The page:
When she called again, the next morning, her birth mother said she wanted
to see her and asked her to come to her hone. It turned out she was terminally ill. They met and
visited several times in a short period of time.
When her birth mother was only 13 years old, her own mother died and she
was left to help her father raise a great many younger siblings. Finding herself pregnant at 18, with
no money, no options, a guy who literally skipped town, and in 1935, she simply could not keep and raise
this child. She had the baby with her for a month after birth, until her father came to get her, and
the baby was adopted, fortunately by loving parents who never said anything derogatory about her
My friend said, I really did not like her in some ways, which
bothered me, but I understand why she was so honored in her family for her efforts to raise her
siblings, and I understand why she couldnt keep me.
I honor her decision to give me up, and I love her for having me.
I just didnt really like her as an individual, and I didnt know how to change that. She
died six weeks later, and I didnt attend the funeral, because I didnt want to be the
center of attention, the newly found daughter, distracting everyone from focusing on her. I did
meet my half-sister and kept up with her, although we were never close, and she is now deceased.
But when I left my birth mothers home that very first day, I felt a peace of mind Id
never known before. I also felt great satisfaction, knowing Id succeeded in my search and
Id beat the system that tries to keep all these secrets.
Talking to her later, to ask permission to share some of her story
in this newsletter, she said, It was good to tell it again. I will gladly tell my story to
anyone who is interested. Most people are so uneducated about adoption issues, and they just
dont get it.
We discussed how intense her feelings still were, when she revisited
those events of over thirty years ago. She agreed that feelings do not go away, that it all comes
back as if it happened just yesterday. As we had shared both our stories that day at her home,
my own feelings about relinquishing my son, and about finding him when he was thirty years old,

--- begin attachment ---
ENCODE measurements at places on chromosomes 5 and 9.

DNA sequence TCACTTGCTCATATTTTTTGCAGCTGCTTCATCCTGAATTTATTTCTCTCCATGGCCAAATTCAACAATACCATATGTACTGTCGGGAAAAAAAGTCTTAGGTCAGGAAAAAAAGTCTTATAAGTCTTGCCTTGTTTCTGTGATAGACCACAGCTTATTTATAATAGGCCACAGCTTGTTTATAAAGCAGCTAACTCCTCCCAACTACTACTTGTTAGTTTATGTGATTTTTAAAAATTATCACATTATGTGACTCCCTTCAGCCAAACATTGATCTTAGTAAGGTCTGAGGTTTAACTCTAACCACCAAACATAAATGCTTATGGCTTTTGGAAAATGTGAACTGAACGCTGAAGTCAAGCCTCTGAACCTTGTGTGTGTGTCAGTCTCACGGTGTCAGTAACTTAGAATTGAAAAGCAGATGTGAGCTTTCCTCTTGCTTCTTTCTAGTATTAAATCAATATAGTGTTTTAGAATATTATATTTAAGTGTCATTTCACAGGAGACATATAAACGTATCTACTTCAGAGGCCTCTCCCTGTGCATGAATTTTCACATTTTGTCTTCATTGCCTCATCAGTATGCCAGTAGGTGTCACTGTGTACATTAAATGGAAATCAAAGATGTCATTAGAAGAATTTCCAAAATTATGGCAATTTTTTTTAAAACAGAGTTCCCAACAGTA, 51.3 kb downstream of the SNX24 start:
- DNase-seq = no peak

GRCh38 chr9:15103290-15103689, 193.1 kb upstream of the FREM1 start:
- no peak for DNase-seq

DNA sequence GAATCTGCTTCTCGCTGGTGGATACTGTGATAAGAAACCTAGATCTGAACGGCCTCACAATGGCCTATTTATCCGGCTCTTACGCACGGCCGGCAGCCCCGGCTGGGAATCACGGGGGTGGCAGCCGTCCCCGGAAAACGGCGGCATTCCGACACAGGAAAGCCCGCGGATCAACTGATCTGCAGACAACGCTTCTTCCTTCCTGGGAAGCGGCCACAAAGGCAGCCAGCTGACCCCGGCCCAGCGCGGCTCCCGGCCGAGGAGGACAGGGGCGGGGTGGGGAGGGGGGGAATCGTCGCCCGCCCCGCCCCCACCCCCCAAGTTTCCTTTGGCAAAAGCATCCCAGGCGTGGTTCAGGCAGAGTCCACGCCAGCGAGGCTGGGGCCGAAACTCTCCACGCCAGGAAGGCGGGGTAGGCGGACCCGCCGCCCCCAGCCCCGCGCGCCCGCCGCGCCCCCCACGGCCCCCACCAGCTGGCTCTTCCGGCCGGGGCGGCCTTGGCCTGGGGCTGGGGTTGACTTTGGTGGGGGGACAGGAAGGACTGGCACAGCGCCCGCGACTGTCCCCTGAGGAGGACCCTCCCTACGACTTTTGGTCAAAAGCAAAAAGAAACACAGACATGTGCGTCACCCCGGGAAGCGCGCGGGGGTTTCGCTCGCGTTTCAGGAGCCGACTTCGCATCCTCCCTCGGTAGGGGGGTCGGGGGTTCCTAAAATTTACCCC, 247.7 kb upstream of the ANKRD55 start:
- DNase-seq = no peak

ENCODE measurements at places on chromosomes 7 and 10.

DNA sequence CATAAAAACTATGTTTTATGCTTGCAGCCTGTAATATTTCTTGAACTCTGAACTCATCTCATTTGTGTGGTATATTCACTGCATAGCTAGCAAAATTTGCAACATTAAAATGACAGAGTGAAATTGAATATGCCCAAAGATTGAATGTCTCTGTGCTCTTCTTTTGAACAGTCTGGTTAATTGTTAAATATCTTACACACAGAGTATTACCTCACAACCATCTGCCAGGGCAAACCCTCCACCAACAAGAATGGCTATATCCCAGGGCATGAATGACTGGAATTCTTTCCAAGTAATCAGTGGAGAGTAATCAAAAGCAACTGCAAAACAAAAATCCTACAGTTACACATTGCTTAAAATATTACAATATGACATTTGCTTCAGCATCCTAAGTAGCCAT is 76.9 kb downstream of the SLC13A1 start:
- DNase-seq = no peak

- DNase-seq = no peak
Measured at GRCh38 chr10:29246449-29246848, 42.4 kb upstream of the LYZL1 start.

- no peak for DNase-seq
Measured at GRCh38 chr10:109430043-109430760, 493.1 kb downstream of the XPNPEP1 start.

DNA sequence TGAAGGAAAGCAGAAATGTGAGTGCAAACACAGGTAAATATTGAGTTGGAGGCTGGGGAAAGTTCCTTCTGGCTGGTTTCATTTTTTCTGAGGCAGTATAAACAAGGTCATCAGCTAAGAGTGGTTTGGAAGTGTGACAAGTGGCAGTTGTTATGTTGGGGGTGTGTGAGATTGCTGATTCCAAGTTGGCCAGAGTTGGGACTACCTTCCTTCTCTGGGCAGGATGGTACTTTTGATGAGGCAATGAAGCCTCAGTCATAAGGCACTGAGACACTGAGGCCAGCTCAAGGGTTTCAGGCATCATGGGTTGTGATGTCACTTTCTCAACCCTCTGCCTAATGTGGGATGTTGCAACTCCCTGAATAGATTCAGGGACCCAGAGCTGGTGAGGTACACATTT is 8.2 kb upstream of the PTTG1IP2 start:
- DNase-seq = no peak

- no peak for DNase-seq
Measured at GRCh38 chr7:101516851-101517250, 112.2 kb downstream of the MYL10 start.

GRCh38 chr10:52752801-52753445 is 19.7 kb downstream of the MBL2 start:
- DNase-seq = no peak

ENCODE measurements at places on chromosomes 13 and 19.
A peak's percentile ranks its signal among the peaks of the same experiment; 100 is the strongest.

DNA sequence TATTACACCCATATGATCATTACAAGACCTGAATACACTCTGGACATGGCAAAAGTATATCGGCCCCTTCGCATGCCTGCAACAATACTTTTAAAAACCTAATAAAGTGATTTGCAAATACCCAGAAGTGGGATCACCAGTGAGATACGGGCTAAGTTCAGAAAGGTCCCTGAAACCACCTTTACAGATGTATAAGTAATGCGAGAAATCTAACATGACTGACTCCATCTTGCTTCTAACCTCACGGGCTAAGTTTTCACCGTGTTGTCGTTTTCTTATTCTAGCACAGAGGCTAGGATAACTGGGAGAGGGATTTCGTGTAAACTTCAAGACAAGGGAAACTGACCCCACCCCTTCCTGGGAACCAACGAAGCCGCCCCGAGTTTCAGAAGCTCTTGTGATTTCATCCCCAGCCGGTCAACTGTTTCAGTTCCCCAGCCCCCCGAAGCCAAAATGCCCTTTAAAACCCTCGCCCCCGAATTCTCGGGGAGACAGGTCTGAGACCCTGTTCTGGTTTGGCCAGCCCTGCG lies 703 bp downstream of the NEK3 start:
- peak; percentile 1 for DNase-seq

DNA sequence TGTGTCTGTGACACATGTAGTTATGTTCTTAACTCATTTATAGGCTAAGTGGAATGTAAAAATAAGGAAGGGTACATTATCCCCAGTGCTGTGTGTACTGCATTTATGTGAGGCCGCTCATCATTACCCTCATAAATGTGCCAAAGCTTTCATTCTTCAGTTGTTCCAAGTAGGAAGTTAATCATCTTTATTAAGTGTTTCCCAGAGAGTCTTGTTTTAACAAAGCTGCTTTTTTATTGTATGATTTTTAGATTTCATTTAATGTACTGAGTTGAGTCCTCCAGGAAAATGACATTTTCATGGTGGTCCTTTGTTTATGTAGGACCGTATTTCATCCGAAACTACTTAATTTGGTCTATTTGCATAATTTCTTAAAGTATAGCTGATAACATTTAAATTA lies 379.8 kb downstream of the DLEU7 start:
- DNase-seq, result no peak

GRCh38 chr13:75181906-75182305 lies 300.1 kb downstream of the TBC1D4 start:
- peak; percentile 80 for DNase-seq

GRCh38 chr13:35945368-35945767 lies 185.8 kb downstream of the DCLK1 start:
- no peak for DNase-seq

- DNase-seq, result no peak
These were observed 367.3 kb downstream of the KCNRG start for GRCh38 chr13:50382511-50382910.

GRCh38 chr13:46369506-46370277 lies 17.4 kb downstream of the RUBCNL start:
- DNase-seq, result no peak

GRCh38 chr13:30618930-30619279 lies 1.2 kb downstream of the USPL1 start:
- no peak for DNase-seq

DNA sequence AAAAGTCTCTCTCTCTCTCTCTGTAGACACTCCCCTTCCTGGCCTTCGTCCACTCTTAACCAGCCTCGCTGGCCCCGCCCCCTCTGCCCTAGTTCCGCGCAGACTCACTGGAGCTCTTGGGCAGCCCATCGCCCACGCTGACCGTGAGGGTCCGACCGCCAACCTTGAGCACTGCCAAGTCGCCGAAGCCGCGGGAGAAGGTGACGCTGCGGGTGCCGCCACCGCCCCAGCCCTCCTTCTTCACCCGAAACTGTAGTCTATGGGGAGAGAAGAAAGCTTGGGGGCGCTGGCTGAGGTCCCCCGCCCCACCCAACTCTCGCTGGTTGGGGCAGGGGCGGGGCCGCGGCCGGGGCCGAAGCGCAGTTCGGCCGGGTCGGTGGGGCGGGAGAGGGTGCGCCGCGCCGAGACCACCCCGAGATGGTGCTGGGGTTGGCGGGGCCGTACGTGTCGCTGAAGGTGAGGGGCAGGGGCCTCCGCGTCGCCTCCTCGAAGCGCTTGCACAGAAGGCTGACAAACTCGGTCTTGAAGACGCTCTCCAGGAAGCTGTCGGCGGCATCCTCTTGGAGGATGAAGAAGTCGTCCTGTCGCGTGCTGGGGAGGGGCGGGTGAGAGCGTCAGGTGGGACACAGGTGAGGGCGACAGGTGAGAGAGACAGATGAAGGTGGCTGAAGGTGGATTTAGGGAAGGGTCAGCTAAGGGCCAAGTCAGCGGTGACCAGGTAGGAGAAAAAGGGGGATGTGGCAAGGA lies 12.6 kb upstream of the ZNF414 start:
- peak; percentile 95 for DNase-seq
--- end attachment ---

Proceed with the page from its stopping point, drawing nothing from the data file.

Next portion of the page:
were also very much in the present, not the immediate sadness and grief of signing the papers and
not being able to raise him, but the deep feeling of loss of his childhood to me. It also created
a bond between us, both having adoption connections.
Some would say, How could it be the same? She is an adoptee
and you are on the other side as a birth mother? But the point is that we are not on
opposite sides. All people with adoption connections have losses, especially when
they dont have all their information, and when we see adoptees, adoptive parents, and birth
parents as somehow in opposition to each other, we miss the connections we can make.
The more we are open to sharing our stories with others who are
interested (not just the general public on the bus or in the store), the more connections we find,
which serves to validate our own experiences, feelings, and lives. I can see this woman now as
someone who was determined to find the truth in a time when the resources were few and society
had heard little or nothing about search or adoptees or birth parents rights. I can
also realize that thirty years after her mother had to relinquish her, I had not many more options
myself and relinquishment was the best decision I could make at that time. Sharing our stories
with each other was a great gift for both of us.
In researching for the book review in this issue, I contacted a woman
from the AAC, who also lives in Florida. She is a reunited birth mother, and we shared our own
stories. She agreed that the feelings about relinquishment, adoption, search, and reunion are
still very fresh, even after many years. In telling our stories, we dont reinforce the
trauma, but come to terms with it, and integrate those experiences into who we are as individuals.
Our stories are part of the tapestry of each of us.
In the same way, search and reunion are not about closure,
but about connections, about the searcher and the person found connecting with themselves, with all
of who they are. Even if the person searched for is deceased, the searcher can connect with whatever
information they can find. Closure implies that the whole situation, episode, or
feelings, are all over and done with, feelings forgotten. Most people with adoption connections do
not want closure, they want connections, to the past, the present, and the future. They do not want
no longer to have feelings, they want to be able to have and express a variety of feelings, in
appropriate ways. The goal is to let go of both denial and of obsession, neither of which is
healthy. This is what my friend meant when she told her husband, after meeting her birth mother,
I have peace of mind.
Excerpted from the October 2014 edition of the Operation
© 2014 Operation Identity